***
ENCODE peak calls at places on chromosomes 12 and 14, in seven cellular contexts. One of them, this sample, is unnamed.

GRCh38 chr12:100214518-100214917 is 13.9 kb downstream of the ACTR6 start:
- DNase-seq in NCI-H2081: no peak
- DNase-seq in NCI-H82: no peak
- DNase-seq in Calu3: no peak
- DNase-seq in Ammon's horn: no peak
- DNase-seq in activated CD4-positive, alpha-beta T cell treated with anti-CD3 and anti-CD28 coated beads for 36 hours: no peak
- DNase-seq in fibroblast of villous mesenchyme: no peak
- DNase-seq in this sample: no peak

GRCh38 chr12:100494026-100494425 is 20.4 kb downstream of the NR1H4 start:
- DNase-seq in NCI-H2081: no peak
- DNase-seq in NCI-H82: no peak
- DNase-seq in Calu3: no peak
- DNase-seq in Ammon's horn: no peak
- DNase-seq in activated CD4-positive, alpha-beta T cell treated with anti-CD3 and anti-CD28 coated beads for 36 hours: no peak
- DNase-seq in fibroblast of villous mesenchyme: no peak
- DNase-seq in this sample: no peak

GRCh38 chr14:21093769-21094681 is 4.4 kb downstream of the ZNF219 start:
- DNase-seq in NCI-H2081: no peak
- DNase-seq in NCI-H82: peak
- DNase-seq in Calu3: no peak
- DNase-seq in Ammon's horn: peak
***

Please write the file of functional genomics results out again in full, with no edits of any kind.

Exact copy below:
ENCODE peak calls at places on chromosomes 12 and 14, in seven cellular contexts. One of them, this sample, is unnamed.

GRCh38 chr12:100214518-100214917 is 13.9 kb downstream of the ACTR6 start:
- DNase-seq in NCI-H2081: no peak
- DNase-seq in NCI-H82: no peak
- DNase-seq in Calu3: no peak
- DNase-seq in Ammon's horn: no peak
- DNase-seq in activated CD4-positive, alpha-beta T cell treated with anti-CD3 and anti-CD28 coated beads for 36 hours: no peak
- DNase-seq in fibroblast of villous mesenchyme: no peak
- DNase-seq in this sample: no peak

GRCh38 chr12:100494026-100494425 is 20.4 kb downstream of the NR1H4 start:
- DNase-seq in NCI-H2081: no peak
- DNase-seq in NCI-H82: no peak
- DNase-seq in Calu3: no peak
- DNase-seq in Ammon's horn: no peak
- DNase-seq in activated CD4-positive, alpha-beta T cell treated with anti-CD3 and anti-CD28 coated beads for 36 hours: no peak
- DNase-seq in fibroblast of villous mesenchyme: no peak
- DNase-seq in this sample: no peak

GRCh38 chr14:21093769-21094681 is 4.4 kb downstream of the ZNF219 start:
- DNase-seq in NCI-H2081: no peak
- DNase-seq in NCI-H82: peak
- DNase-seq in Calu3: no peak
- DNase-seq in Ammon's horn: peak